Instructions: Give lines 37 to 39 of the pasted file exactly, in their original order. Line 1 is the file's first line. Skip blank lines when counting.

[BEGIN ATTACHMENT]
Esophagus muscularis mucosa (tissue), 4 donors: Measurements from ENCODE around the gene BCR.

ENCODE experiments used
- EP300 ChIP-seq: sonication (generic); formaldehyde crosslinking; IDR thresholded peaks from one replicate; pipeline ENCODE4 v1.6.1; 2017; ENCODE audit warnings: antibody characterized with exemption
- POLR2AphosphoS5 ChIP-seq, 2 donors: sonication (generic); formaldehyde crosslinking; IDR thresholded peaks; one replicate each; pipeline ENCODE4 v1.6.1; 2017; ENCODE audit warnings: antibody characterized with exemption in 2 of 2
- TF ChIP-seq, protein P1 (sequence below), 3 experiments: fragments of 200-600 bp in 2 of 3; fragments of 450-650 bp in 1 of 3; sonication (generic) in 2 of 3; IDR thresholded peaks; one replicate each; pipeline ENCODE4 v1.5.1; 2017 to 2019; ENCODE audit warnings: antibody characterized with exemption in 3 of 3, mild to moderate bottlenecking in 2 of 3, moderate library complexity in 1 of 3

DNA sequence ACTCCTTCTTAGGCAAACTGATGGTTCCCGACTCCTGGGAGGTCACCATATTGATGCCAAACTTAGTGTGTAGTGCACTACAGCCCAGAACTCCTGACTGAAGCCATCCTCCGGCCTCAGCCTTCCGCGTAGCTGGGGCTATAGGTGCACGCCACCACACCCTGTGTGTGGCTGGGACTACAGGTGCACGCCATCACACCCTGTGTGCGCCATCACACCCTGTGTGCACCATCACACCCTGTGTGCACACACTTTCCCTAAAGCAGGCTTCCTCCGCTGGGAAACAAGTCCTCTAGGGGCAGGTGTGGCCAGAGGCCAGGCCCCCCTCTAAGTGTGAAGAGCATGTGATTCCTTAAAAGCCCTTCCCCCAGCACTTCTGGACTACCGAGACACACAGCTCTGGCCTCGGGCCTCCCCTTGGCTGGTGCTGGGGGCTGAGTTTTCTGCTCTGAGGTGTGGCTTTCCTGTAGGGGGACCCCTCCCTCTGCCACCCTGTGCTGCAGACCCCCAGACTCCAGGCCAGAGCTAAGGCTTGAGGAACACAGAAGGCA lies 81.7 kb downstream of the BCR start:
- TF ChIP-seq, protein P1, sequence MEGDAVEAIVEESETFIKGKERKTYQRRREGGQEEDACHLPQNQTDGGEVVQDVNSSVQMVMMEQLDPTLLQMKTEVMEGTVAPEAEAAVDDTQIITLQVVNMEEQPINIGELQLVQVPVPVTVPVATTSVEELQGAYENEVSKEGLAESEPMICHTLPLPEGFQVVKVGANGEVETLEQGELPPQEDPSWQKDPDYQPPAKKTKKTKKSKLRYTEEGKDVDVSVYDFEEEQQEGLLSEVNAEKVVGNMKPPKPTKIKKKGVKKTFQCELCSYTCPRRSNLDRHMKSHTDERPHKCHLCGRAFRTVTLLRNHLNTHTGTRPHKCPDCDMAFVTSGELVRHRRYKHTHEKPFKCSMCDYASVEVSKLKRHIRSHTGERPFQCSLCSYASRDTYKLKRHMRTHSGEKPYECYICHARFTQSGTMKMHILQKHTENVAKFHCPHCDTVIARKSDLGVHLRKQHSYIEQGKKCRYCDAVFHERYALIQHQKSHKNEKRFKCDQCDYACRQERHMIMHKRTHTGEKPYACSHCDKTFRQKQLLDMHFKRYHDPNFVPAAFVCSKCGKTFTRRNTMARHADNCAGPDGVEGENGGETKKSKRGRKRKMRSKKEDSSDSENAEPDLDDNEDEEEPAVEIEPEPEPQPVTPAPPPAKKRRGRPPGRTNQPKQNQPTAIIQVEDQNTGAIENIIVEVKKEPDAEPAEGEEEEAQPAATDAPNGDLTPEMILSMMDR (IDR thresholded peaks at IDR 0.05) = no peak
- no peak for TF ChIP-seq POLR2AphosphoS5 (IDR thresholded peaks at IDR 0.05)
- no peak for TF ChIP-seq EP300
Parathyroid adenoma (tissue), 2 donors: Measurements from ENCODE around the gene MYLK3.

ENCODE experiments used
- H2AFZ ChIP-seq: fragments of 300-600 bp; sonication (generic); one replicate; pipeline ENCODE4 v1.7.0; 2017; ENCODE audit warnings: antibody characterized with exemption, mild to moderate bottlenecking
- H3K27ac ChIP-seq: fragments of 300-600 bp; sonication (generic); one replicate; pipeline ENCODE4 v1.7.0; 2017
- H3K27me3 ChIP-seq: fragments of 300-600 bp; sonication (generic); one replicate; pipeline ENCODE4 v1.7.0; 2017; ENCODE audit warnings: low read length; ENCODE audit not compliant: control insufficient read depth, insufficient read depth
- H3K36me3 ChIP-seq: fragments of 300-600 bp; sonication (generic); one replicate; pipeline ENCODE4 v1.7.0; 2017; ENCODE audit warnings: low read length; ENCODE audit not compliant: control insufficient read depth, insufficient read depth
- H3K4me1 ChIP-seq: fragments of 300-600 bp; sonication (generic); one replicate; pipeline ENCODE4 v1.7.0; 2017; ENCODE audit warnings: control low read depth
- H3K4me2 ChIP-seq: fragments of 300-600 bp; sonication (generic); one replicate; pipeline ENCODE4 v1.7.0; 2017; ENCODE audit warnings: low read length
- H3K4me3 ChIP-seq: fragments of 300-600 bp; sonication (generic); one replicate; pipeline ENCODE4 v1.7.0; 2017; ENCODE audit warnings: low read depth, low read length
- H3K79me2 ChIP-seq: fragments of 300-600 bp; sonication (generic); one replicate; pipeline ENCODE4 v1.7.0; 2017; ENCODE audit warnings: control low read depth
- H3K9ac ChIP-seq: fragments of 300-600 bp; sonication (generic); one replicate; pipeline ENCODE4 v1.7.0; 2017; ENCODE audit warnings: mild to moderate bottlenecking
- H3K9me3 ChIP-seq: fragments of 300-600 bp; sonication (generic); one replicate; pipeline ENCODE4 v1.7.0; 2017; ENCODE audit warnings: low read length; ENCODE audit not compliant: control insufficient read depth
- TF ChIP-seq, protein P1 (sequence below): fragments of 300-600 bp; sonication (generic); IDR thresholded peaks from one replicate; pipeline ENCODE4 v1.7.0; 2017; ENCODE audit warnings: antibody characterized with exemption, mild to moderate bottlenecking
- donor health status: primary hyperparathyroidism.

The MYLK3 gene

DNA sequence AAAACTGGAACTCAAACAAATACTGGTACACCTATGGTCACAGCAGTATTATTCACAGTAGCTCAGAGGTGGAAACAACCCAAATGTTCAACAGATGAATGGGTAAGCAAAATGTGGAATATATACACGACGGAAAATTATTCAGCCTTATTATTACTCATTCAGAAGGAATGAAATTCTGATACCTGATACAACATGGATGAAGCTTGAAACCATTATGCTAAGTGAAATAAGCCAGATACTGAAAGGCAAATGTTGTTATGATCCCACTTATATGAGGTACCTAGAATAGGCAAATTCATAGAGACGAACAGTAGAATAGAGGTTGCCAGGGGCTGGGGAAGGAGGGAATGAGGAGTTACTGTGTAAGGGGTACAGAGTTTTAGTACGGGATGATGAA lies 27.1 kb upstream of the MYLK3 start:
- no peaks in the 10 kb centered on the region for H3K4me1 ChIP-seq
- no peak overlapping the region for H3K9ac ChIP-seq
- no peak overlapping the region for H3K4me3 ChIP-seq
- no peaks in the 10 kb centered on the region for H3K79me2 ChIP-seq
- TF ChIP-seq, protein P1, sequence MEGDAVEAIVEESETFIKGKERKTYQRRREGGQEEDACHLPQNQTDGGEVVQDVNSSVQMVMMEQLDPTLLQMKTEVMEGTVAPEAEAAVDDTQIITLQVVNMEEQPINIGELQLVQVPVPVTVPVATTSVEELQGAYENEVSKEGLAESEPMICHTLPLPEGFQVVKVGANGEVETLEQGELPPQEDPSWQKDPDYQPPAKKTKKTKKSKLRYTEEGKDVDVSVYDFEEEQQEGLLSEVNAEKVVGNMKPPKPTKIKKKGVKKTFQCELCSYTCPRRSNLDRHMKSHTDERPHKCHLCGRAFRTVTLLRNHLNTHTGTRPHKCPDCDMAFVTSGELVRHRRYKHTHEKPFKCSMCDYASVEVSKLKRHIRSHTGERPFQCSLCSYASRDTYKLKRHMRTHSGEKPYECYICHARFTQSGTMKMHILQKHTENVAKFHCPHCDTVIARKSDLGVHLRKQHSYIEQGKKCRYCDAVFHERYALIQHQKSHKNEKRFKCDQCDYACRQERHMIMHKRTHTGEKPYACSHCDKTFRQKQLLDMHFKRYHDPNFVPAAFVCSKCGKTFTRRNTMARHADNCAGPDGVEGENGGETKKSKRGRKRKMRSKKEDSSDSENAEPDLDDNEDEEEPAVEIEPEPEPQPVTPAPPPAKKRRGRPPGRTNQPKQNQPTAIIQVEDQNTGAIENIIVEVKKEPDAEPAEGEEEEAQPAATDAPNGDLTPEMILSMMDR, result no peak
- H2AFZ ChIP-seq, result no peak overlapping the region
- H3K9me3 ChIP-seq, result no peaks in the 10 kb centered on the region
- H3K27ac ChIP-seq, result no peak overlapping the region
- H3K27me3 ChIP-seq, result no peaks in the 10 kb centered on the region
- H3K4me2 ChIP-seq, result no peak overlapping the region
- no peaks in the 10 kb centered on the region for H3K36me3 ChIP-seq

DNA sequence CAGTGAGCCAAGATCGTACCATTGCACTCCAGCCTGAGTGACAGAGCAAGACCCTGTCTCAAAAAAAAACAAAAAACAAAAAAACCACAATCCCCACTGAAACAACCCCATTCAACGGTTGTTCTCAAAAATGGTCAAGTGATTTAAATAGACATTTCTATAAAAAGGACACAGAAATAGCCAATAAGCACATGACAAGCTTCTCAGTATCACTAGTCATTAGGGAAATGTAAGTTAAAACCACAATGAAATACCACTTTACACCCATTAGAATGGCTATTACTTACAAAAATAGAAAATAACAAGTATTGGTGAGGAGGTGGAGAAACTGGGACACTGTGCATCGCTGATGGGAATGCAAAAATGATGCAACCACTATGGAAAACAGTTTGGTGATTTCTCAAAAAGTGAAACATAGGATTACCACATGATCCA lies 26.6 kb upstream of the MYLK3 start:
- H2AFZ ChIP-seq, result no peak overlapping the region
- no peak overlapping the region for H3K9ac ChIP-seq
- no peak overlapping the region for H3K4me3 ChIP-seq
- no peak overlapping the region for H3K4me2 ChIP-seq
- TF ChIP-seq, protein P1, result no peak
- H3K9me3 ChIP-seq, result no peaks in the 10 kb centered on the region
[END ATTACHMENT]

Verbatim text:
DNA sequence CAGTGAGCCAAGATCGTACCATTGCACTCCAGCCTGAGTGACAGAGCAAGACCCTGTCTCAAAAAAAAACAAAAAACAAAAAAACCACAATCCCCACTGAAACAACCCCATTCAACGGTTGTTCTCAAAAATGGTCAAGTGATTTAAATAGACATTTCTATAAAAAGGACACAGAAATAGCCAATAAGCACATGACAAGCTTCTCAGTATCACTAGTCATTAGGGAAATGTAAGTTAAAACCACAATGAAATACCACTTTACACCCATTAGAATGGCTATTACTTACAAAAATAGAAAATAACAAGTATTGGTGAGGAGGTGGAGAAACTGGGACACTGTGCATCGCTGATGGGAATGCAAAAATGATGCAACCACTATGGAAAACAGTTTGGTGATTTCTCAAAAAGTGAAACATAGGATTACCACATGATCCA lies 26.6 kb upstream of the MYLK3 start:
- H2AFZ ChIP-seq, result no peak overlapping the region
- no peak overlapping the region for H3K9ac ChIP-seq